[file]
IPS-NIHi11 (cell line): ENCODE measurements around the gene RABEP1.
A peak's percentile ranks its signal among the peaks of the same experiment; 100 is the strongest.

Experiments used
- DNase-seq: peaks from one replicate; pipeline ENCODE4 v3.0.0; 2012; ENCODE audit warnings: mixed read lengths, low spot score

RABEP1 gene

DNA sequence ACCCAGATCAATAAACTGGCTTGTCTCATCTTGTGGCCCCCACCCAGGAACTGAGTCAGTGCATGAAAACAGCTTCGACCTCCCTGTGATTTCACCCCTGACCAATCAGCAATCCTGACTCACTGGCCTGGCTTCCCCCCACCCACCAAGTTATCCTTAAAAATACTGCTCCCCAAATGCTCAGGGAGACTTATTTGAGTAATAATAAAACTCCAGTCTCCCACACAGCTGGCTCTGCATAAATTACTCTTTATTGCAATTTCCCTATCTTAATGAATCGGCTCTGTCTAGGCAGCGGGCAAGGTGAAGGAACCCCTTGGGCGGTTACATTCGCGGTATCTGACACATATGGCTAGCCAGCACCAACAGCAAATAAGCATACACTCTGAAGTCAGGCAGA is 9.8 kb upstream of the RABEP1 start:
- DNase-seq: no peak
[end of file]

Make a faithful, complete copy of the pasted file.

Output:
IPS-NIHi11 (cell line): ENCODE measurements around the gene RABEP1.
A peak's percentile ranks its signal among the peaks of the same experiment; 100 is the strongest.

Experiments used
- DNase-seq: peaks from one replicate; pipeline ENCODE4 v3.0.0; 2012; ENCODE audit warnings: mixed read lengths, low spot score

RABEP1 gene

DNA sequence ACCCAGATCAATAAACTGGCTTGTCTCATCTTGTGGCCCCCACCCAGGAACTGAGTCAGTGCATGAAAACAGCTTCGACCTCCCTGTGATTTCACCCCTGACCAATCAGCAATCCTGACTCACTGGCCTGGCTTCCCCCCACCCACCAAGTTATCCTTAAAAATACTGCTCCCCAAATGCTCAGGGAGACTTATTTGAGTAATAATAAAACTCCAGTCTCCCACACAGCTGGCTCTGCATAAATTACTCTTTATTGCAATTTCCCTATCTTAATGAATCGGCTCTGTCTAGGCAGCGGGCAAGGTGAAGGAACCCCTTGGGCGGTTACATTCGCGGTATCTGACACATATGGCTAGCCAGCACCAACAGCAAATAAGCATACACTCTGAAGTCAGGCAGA is 9.8 kb upstream of the RABEP1 start:
- DNase-seq: no peak